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Demigod is gloriously bombastic, the introductory cutscene intoning the slight back story in its best, booming Christopher Lee voice. One of the gods has been destroyed after leaking company secrets. As one of eight monstrous, magical demigods, you’re fighting for promotion to the suddenly vacant position of Totalgod. The story needs no greater depth than this because there’s no campaign. You simply battle in individual skirmishes or larger tournaments against bots and other people, the various demigods separated inconsequentially into two teams for the event: the Forces of Light and the Forces of Darkness.
On their surface, these fights resemble traditional RTS, albeit focused upon one unit. Succinctly, you point and click to tell your demigod where to go and what to hit. Battle takes place across eight maps, each small and symmetrical, covered with capturable flags and enormous Grecian statues. It’s an appropriately decadent stage for battles between hulking immortals and the AI minions at their feet. One map is surrounded by beautiful waterfalls, another takes place atop the coiled body of a two-headed snake, gripped in the hands of a screaming statue that floats in space.
These battles start small, but by the end levels are obscured by giants, demons and blubberous priests, all casting magic, throwing boulders and wreaking havoc. Beneath this lies a core of action roleplaying, where instead of building a base you’re growing your character by gaining experience, choosing skills and purchasing armor and magical items that provide buffs. In other words, your demigod is your base. Except for your base, which we’ll come back to in a minute.
The demigod-as-base idea is best exemplified in the game’s most iconic character: the Rook. The largest of Demigod’s semi-deities, the Rook is an anthropomorphic castle imbued with all the wistfulness and sorrow of one of the massive creatures from Shadow of the Colossus or something out of a Miyazaki film. He looks enormously cool, and he’s the first demigod we played. Either by design or by coincidence, this proved a good call, as he’s the easiest to grasp in a game that suffers from having no tutorial and no hint system. Despite this lack of knowledge, by the end of our first skirmish we’d leveled up our Rook to the point where his left shoulder was full of archers, his right shoulder was a kind of automatically firing Tesla coil, while a central tower balanced a trebuchet.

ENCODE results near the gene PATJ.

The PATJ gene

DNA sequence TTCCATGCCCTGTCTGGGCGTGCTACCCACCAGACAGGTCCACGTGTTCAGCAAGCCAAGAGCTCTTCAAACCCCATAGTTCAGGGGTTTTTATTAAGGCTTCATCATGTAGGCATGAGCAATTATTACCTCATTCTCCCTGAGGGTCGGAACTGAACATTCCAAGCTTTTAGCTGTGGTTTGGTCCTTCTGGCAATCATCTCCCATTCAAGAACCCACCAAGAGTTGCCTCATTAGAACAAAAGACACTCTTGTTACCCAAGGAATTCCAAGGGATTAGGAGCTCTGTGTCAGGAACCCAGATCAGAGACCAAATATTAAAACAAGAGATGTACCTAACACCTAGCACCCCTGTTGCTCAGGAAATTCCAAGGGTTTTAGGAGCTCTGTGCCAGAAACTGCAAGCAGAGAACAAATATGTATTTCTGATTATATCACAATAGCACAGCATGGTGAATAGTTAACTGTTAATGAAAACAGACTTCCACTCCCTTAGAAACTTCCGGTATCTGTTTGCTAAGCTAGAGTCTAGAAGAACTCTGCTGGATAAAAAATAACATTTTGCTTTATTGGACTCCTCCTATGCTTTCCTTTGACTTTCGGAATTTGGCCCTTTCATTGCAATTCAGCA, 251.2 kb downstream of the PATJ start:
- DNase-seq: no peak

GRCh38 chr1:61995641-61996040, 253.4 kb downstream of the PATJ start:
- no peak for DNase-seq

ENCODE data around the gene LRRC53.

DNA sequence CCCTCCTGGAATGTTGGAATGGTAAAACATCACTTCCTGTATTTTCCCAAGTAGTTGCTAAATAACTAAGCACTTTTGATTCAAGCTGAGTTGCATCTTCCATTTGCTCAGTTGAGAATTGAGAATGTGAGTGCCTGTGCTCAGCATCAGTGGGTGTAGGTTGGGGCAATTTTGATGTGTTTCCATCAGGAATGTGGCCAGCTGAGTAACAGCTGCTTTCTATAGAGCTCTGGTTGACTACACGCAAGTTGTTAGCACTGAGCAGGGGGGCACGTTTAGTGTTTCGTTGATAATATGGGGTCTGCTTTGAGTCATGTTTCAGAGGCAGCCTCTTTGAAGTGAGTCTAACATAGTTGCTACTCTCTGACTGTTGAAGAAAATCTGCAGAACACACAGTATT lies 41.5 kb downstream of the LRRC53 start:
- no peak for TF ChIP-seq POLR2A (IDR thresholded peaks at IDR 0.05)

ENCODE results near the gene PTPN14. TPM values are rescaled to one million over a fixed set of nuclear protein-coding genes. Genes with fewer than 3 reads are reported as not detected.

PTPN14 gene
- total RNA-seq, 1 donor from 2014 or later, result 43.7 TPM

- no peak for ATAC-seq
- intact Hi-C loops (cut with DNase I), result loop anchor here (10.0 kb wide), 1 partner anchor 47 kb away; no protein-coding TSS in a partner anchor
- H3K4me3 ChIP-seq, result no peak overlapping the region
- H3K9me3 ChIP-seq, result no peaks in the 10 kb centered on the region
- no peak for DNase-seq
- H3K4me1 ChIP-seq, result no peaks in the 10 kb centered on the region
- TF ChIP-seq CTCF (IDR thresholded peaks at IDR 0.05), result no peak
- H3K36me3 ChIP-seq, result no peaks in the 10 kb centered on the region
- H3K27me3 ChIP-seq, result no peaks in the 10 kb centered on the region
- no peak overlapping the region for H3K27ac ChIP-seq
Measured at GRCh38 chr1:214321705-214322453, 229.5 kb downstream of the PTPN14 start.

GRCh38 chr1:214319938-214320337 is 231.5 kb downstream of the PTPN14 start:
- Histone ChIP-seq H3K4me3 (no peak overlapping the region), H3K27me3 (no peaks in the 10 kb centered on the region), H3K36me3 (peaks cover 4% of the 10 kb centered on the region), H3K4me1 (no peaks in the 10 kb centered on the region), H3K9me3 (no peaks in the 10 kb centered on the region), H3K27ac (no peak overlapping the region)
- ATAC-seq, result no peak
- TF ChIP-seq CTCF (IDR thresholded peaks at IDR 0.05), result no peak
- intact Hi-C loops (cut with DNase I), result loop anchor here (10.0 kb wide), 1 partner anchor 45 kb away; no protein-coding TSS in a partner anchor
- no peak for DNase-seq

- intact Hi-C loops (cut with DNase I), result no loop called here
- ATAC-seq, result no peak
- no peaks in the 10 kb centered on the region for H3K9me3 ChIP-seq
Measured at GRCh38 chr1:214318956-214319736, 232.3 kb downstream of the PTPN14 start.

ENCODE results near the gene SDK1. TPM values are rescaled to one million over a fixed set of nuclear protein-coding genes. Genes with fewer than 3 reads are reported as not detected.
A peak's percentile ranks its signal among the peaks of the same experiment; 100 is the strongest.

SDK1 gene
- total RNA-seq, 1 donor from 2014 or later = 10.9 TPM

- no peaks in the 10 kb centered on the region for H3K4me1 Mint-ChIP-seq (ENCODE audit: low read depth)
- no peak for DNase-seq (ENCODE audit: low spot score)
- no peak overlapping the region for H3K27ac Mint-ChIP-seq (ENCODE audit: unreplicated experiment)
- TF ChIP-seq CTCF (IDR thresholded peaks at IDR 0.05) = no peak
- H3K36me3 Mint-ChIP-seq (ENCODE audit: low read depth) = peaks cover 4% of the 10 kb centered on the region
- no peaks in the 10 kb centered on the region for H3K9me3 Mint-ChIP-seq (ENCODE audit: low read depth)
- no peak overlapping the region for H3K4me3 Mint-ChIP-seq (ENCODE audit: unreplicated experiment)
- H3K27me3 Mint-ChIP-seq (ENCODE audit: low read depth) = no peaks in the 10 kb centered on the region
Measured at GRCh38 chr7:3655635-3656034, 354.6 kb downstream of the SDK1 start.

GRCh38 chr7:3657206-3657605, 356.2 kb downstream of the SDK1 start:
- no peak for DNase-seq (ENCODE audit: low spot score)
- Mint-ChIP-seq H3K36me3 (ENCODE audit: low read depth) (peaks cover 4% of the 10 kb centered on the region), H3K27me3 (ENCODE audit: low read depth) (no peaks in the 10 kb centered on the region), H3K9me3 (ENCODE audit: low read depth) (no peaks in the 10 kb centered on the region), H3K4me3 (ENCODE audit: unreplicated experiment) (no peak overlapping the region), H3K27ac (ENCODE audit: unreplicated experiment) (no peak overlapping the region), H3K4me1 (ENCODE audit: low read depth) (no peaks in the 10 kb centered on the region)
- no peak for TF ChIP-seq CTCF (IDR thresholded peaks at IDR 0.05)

While the Rook is immediately appealing, the other demigod designs don’t make a similarly immediate connection. The game is all about the demigods, and it’s their distinct attributes that make the game a delight, rather than the game modes. But you may have to play each at length for those beautiful-on-the-inside attributes to become clear. In early matches we dismissed Regulus, an angelic sniper designed for ranged combat, as too weak to be useful. Then we realised that his skills, enhanced through leveling and judicious item purchases, make him great for protecting control points with mines and felling fleeing enemies with a single shot. Plus, tell him to walk somewhere and he’ll occasionally say, “This would be faster with wings,” and then you get a skill that lets him grow wings.
All of the demigods have at least one thing that falls into this category: an idea that is silly, or extreme, but ultimately cool in a 12-year-old high-five comic book kind of way. Both the Rook and Regulus are Assassins, one of Demigod’s two classes, and do most of their fighting themselves. Their two remaining classmates are Untamed Beast, a roaring, lizard-tailed creature with the ability to spread the plague, and Torch Bearer, who can use ice magic to slow and debuff enemies and with the click of a button “relive his fiery death.” That is, burst into flame and use fire magic to damage them directly. While burning, he repeatedly screams, and switching back to ice magic afterward is described as “ending his suffering.” Again, cool.